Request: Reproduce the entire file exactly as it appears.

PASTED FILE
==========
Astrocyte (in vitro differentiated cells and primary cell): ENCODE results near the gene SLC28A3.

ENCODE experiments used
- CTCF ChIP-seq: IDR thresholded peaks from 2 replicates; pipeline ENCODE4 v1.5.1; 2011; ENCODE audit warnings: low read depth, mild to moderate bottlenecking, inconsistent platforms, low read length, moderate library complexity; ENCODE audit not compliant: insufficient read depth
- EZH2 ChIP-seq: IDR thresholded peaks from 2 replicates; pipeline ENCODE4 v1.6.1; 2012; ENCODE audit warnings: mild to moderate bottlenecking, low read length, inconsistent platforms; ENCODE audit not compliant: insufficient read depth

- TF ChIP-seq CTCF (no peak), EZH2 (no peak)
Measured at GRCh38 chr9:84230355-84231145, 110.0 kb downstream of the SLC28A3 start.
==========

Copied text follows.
Astrocyte (in vitro differentiated cells and primary cell): ENCODE results near the gene SLC28A3.

ENCODE experiments used
- CTCF ChIP-seq: IDR thresholded peaks from 2 replicates; pipeline ENCODE4 v1.5.1; 2011; ENCODE audit warnings: low read depth, mild to moderate bottlenecking, inconsistent platforms, low read length, moderate library complexity; ENCODE audit not compliant: insufficient read depth
- EZH2 ChIP-seq: IDR thresholded peaks from 2 replicates; pipeline ENCODE4 v1.6.1; 2012; ENCODE audit warnings: mild to moderate bottlenecking, low read length, inconsistent platforms; ENCODE audit not compliant: insufficient read depth

- TF ChIP-seq CTCF (no peak), EZH2 (no peak)
Measured at GRCh38 chr9:84230355-84231145, 110.0 kb downstream of the SLC28A3 start.